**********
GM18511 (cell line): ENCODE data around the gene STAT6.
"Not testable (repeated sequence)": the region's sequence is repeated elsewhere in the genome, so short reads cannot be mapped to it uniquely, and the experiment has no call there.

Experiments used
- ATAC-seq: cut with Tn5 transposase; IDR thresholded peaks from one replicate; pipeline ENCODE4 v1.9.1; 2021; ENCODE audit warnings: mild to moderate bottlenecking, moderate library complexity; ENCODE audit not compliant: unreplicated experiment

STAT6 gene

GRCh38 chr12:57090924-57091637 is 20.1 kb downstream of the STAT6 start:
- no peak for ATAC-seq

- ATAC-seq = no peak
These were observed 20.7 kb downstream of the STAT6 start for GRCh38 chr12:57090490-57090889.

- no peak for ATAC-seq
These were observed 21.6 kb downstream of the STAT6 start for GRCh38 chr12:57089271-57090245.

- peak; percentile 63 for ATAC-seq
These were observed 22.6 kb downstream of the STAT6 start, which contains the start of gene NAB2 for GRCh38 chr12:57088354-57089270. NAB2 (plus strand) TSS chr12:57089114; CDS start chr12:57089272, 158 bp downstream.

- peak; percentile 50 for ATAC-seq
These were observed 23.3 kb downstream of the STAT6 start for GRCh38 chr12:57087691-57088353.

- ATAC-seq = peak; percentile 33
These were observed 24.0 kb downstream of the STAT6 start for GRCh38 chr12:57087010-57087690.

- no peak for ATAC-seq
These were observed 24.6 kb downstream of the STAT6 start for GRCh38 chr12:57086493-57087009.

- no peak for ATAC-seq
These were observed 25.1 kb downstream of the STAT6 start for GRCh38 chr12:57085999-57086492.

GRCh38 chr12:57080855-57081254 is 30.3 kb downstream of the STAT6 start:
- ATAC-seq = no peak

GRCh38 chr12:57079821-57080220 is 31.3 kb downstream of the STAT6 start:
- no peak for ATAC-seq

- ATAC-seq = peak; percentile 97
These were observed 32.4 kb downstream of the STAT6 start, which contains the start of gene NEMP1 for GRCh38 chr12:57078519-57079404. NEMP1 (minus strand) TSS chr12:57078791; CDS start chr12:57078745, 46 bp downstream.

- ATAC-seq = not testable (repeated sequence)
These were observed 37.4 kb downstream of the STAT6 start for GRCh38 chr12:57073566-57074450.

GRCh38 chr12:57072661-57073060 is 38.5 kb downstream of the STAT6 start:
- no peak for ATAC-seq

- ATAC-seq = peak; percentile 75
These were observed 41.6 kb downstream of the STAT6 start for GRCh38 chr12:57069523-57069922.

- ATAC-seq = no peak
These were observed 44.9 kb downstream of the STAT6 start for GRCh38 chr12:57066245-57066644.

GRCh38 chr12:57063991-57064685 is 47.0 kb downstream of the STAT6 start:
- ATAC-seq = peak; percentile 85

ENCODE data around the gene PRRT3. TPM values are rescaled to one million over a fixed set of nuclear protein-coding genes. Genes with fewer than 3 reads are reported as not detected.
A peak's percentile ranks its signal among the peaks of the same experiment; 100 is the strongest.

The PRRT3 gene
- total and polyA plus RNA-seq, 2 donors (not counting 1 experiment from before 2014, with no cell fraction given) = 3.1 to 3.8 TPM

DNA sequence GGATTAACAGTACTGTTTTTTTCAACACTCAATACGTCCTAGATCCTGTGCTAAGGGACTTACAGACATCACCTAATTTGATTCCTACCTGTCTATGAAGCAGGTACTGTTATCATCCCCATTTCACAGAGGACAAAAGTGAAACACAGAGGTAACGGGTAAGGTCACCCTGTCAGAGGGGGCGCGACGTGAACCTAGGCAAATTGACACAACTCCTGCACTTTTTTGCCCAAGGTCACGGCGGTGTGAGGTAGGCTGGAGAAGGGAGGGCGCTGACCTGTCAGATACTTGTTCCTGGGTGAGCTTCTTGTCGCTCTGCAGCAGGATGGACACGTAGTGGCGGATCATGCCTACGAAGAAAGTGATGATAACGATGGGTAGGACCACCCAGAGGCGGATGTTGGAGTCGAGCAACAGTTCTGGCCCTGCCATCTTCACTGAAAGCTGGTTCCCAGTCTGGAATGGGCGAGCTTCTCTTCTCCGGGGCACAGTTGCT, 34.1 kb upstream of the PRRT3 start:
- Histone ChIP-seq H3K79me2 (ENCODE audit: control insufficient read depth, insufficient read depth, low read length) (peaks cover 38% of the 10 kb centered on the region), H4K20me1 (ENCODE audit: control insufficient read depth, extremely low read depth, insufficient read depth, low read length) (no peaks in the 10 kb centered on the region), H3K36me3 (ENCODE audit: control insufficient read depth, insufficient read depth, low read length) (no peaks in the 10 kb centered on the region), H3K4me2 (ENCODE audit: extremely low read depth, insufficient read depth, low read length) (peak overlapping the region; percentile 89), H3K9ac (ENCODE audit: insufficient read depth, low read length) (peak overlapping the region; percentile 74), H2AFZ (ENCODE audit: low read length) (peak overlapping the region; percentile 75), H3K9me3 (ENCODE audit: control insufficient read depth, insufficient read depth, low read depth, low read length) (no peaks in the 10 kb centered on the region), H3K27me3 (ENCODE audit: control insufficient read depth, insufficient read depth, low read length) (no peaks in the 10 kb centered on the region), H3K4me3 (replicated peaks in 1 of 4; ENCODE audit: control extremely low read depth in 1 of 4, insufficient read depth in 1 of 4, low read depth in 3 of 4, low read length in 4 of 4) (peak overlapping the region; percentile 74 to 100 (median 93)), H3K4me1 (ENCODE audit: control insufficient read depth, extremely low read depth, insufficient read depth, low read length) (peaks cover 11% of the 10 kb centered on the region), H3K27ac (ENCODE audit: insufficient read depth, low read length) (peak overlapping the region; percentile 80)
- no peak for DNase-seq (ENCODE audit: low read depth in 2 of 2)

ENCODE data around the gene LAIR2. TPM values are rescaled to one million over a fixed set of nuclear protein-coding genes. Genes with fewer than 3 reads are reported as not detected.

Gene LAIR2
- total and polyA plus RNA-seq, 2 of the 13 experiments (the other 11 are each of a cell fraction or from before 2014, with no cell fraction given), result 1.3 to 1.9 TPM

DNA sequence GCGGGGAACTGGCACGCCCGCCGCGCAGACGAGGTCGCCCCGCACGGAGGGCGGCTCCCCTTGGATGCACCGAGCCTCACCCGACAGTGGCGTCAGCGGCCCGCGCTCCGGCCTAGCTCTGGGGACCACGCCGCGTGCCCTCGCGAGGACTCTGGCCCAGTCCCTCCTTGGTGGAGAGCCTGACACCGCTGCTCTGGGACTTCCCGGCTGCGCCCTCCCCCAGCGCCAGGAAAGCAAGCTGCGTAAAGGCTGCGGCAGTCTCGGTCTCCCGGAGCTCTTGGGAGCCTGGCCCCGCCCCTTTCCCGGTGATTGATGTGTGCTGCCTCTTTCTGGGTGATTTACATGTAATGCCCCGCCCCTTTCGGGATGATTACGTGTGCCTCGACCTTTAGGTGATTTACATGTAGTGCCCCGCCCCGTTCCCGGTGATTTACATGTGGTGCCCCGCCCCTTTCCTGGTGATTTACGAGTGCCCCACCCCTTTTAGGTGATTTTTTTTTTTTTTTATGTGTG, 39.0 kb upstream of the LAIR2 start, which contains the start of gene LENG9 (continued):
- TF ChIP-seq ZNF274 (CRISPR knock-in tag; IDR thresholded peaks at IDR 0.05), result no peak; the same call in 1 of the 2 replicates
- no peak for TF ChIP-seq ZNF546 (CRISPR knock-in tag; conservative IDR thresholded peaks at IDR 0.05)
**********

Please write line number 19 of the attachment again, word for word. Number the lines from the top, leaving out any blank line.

These were observed 24.6 kb downstream of the STAT6 start for GRCh38 chr12:57086493-57087009.